Towards wearable electronic devices that are powered by sweat
How would it be to charge your smartphone or iPod with your sweat while training? This would definitely be a green way to power portable electronics that you use everyday!
The benefits of such attractive energy convertors, however, would go above and beyond this simple example of an application! They could in fact be used for self-powered wearable healthcare devices for important applications, such as the painless detection of target biomarkers (i.e. organic molecules that indicate the health status of a patient, such as glucose for diabetic patients), transdermal drug delivery systems and monitoring of athletes fitness during exercise.
Wearable healthcare devices are attracting increasing attention, considering the massive advantages that they bring over traditional diagnostic methods. This is because such devices would minimise the need for hospitals and clinics, whilst allowing a continuous and more efficient monitoring of people’s health. The result would be a drastic reduction in healthcare costs, as well as enabling a broader range of users access to clinical diagnostics to a broader range of users, including those from the poorest countries, with immediate benefits on the quality of life of the billion people worldwide affected by long-term health conditions.
Usually electronic devices are powered by lithium batteries, which are difficult to miniaturise, thus making them unsuitable for the minimally invasive requirement that should be met by wearable devices. Lithium batteries also require frequent recharging or replacement. Finally, lithium batteries are not sustainable: the world’s commercially extractable lithium resources are very limited and whether they can meet future needs is unclear.
Enzymatic fuel cells (EFCs) can offer an important alternative. These revolutionising devices are able to generate power from the sugars naturally present in physiological fluids, such as sweat, by using enzymes entrapped (immobilised) onto conductive materials (electrodes) that break down the sugars into electrons that can be gathered to generate electricity. This is possible by separating the overall reaction into two half reactions (oxidation and reduction) occurring at an anode and a cathode electrode respectively, and by connecting the two electrodes through a conductive wire, as shown in Fig. 1. Contrary to lithium batteries, EFCs are easy to miniaturise, and, in principle, they generate constant electricity, providing that they are constantly fuelled, with no need for replacing and recharging. The key challenges that researchers are facing that seriously prevent practical implementations of EFCs are represented by:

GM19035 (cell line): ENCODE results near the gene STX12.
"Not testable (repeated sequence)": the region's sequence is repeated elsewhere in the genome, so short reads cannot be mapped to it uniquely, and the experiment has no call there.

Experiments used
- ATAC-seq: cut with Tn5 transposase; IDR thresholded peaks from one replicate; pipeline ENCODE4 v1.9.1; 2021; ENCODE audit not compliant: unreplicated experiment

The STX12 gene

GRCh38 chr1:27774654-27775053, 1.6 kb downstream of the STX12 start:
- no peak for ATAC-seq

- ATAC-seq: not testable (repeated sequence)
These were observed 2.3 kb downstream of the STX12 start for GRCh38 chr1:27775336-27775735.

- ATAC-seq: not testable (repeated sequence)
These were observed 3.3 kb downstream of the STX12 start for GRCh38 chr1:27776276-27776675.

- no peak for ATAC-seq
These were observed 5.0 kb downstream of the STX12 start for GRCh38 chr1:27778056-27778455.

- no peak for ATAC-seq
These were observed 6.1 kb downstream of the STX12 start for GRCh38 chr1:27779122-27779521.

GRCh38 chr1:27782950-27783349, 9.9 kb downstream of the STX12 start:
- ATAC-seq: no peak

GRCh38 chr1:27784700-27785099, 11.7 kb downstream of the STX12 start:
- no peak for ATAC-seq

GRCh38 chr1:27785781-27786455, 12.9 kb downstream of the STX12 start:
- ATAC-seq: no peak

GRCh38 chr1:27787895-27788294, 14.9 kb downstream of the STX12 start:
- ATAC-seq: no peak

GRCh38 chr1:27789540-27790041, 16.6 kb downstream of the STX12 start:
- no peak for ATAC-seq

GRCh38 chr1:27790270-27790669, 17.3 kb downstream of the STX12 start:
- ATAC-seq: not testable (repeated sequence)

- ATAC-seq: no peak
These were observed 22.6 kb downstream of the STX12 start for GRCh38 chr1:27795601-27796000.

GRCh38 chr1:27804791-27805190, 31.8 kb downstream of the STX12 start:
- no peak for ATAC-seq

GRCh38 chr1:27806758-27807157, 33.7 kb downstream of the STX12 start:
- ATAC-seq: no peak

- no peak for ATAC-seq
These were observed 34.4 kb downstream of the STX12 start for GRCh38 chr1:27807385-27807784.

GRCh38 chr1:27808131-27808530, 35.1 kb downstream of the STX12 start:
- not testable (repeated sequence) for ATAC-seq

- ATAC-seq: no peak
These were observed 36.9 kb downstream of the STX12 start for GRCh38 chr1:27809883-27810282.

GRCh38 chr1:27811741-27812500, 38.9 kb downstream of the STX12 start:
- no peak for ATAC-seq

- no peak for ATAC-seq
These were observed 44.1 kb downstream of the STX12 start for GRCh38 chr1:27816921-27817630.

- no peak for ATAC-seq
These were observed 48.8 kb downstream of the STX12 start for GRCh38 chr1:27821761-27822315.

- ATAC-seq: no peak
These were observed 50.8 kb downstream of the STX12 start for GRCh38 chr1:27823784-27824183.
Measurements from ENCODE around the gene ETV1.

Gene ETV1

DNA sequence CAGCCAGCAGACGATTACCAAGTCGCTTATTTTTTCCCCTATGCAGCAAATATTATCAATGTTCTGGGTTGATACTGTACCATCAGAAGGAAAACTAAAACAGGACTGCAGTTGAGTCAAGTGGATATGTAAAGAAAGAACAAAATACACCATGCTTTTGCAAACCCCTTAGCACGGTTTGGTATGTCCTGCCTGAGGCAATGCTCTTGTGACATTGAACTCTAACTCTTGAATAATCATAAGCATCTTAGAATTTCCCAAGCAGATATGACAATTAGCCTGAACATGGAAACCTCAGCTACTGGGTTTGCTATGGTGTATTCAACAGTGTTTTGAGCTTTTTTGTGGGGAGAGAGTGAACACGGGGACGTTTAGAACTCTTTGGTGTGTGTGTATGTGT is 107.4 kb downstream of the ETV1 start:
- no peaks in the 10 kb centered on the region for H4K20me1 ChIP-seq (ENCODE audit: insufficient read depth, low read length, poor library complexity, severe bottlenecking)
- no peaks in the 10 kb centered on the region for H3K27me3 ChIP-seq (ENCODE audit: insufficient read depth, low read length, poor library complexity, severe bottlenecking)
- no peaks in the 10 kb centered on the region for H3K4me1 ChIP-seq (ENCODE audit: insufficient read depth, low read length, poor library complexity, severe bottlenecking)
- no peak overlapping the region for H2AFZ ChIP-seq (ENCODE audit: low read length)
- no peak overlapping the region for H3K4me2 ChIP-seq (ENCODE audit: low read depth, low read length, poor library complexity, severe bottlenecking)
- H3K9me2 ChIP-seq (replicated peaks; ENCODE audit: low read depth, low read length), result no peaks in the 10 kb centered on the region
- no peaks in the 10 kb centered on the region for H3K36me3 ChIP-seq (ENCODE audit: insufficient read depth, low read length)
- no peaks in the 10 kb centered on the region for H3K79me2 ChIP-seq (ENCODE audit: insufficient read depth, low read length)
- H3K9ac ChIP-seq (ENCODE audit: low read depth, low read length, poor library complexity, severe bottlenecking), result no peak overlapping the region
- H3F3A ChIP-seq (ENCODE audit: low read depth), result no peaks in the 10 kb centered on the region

1) The effective electrical communication between the enzyme and the electrode. Several research groups have addressed the issue of poor electrical contacts by introducing in the system specific molecules that shuttle the electrons from the enzyme to the electrode. Although this solves the problem, the use of these shuttles is incompatible with practical implementations as they are not naturally present in physiological fluids and in some cases are toxic.
2) The enzyme immobilisation. The immobilisation protocols reported so far are usually very complicated and hard-to-be-reproduced by other researchers or at an industrial scale.
3) The enzyme stability. The enzyme stability is a serious drawback as it affects the device lifetime. The immobilisation strategy adopted can enhance the enzyme stability.
At the University of Bath we have developed innovative nanostructured electrodes, with a spongy shape (Fig. 2.), and we have efficiently entrapped enzymes onto its structure via an easy-to-reproduce procedure. The spongy structure of the electrodes allows an effective electrical connection of the enzyme with the electrode by shortening the distance that the electrons have to travel from the enzyme core centre to the electrode. To increase the power generated, we have designed a compact and handy device that embeds a cascade of three EFCs, obtaining an amount of electricity three times higher than a single EFC. Although the power density peak is low (approximately 2 μW cm-2), our study provides important guidelines on how to scale up the power generated by EFCs. Moreover, we have demonstrated for the first time stable power generation from transdermal extracts.
Our work, therefore, paves the way to self-powered wearable sensors that harvest the energy required for their functioning directly from the sugars in sweat. We also demonstrate the potential for producing a signal proportional to the glucose concentration, by using samples with very large differences in glucose concentrations (in the orders of uM and mM).
Mirella Di Lorenzo
Department of Chemical Engineering
University of Bath, Bath, UK
Generating power from transdermal extracts using a multi-electrode miniature enzymatic fuel cell.
du Toit H, Rashidi R, Ferdani DW, Delgado-Charro MB, Sangan CM, Di Lorenzo M.
Biosens Bioelectron. 2016 Apr 15